The Content Revolution: Rethinking Content Strategy for an Adaptive World

fistHow to use the tools you’ve got to implement a brand new adaptive content strategy.

Adaptive content is the new kid on the block who’s here to stay. The budding new content revolution amounts to delivering a consumer-oriented experience with content that is contextually relevant and adapts to user changes. This means changing the way that we think about and create content.

Here are three pointers to consider in the context of adaptive content. When embarking into the exciting new world of adaptation, it’s helpful to remember the basics, in a brand new way:


1. Know Your Target Audience

This is one of the most fundamental aspects of marketing. In fact, I’d be willing to bet that most of you reading this are not only already aware of the need to know your target audience, but also have shrines dedicated to buyer personas erected around your office to which you periodically offer sacrificial bags of Cheetos. Which is all to say, you’re familiar with the concept of getting to know your consumer.

Whether you are marketing directly to customers or to other businesses, buyer personas can allow you to develop a deeper and more personal sense of who your consumers are. Understand their motivations and what might lead them to your product or service, estimate their income bracket, and even try to tap into some potential personal interests and hobbies. This all serves to help you create relevant content.

While buyer personas are nothing new, adaptive content takes them to another level.Implementing an adaptive content strategy means considering which devices your buyers are likely to use, at what stage of the buyer journey specific content might be relevant, and which formats to offer for deliverables on which devices.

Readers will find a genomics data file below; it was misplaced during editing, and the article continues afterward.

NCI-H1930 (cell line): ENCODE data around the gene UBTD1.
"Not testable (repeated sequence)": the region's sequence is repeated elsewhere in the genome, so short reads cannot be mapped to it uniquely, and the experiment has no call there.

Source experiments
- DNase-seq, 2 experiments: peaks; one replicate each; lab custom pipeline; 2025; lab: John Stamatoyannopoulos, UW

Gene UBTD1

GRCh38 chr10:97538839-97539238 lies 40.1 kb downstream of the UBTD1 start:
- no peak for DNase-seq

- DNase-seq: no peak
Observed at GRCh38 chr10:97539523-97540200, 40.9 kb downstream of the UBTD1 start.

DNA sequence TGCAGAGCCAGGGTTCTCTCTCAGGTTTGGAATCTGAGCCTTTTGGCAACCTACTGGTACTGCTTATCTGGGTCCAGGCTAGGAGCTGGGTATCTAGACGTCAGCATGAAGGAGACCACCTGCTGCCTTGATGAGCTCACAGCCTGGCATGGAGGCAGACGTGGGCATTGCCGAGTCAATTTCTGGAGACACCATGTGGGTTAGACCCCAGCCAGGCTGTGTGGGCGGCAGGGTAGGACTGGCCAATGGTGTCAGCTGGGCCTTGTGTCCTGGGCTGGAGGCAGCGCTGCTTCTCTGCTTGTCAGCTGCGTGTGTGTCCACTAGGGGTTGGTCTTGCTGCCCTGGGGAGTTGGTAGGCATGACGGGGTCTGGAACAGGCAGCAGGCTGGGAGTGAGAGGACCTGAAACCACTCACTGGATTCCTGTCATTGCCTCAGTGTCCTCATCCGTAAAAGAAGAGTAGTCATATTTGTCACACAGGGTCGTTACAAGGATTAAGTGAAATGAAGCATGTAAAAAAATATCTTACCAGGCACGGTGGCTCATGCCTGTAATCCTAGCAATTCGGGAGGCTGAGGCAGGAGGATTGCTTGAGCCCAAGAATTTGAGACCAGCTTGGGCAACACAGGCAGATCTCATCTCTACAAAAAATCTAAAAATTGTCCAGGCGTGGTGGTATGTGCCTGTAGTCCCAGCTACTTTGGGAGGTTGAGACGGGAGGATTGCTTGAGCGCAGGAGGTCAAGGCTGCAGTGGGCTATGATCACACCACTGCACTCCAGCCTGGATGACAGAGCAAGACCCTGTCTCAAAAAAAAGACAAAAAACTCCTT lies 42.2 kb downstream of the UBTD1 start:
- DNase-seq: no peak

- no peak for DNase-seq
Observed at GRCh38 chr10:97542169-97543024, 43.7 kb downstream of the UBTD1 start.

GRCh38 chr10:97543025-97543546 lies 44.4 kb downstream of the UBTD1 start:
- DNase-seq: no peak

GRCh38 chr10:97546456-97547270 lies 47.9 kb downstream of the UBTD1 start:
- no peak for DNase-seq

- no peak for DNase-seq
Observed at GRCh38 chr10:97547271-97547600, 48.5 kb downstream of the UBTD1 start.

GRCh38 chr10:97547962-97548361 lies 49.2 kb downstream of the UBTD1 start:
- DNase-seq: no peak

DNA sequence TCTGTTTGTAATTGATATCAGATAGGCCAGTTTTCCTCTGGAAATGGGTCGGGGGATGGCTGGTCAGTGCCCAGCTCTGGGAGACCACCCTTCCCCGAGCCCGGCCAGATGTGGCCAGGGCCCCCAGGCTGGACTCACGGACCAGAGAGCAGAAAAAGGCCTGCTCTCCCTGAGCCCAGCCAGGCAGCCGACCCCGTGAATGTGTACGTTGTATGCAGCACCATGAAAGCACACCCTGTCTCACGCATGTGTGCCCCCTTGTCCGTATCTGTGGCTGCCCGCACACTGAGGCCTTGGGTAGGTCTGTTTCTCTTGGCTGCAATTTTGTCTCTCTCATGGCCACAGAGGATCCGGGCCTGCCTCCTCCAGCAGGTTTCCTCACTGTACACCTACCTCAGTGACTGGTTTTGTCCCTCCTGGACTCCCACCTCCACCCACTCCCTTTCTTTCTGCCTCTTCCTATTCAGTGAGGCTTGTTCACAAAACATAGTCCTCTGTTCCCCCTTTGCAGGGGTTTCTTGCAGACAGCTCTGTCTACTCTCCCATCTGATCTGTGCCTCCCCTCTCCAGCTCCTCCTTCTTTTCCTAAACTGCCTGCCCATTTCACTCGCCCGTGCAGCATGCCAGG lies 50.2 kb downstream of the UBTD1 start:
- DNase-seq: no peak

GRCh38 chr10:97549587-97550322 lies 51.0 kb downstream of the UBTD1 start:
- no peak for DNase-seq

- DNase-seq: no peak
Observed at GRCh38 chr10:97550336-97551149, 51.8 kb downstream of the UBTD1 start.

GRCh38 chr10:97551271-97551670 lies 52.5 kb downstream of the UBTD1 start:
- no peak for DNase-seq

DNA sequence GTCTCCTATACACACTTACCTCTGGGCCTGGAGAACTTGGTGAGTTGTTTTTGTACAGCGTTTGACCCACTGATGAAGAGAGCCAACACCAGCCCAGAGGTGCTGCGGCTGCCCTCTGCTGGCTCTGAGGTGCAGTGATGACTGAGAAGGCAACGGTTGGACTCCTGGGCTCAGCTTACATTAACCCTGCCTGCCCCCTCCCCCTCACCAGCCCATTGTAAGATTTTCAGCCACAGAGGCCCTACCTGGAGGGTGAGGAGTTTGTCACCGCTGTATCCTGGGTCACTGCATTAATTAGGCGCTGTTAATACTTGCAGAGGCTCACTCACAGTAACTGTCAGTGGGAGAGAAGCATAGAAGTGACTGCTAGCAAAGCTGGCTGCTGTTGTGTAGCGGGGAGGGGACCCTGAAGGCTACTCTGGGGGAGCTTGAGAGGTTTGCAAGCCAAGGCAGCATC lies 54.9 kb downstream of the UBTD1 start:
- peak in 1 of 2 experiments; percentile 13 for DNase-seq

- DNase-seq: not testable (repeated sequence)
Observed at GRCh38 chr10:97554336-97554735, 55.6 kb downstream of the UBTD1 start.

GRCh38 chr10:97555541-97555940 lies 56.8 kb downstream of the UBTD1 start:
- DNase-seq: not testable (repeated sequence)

Whether your buyer is on a PC, tablet, smartphone, e-reader or using social media, your content should be accessible and deliver an experience suitable to the user context. Moreover, if a user switches devices, his or her experience should flow as seamlessly as possible to the next device.

2. Stop Generating Format-Specific Content

We’re switching to an omni-channel experience, which means no more format-specific content. In the words of NPR, a leading adaptive content strategist: Create Once, Publish Everywhere.

Let’s say I write a blog post about how much I love my cat. This can easily be converted into an infographic of all the reasons I love my cat. Infographics are readily transformed in animated short videos or PowerPoint presentations. I can even record a podcast about how awesome my cat is, and in the end, wrap everything up neatly and publish as an e-book. See how much content I got out of one topic?

This is relevant to adaptive content because not only should content be published in as many deliverables as possible, but web pages must also be designed to convert into as many device-appropriate formats as possible. This means an Internet page can load on a PC, a mobile device, a tablet or an e-reader, offering a similar user experience on all channels, but catering to the user’s context with relevant deliverables.


3. Consider How You Will Use Customer Information

While some businesses prefer to only use information that has been consciously provided by the user, others are okay with using anonymous information, such as location provided by an IP address. An Econsultancy report found that 42 percent of marketers use anonymous data to personalize their user experiences.

However, businesses may be surprised at how willing users can be to provide personal information, as long as their information can enhance their experience. According to a Janrain study, 57 percent of consumers are okay with providing personal information as long as it’s used to their benefit. What’s more, 74 percent of online consumers get frustrated when they are shown irrelevant content, making personalization a must.

Some other data points that can enhance user experience may include:

  •    Their stage in the buyer journey
  •    Their purchasing history
  •    Micro-conversions — In other words, a user’s history of zooming in on a photo of a product without actually purchasing it.


Fine-Tune and Do It Again

Adaptive content is still a budding new concept in the marketing world, and it will take substantial fine-tuning to really get the hang of it. Technology that can handle implementing content across all devices has yet to grace the marketing world, but when it does, adaptive content is going to skyrocket. Strategizing for adaptive content sooner rather than later can help businesses keep up with the Joneses instead of being the last one to the party.

What techniques will you use to implement an adaptive content strategy?

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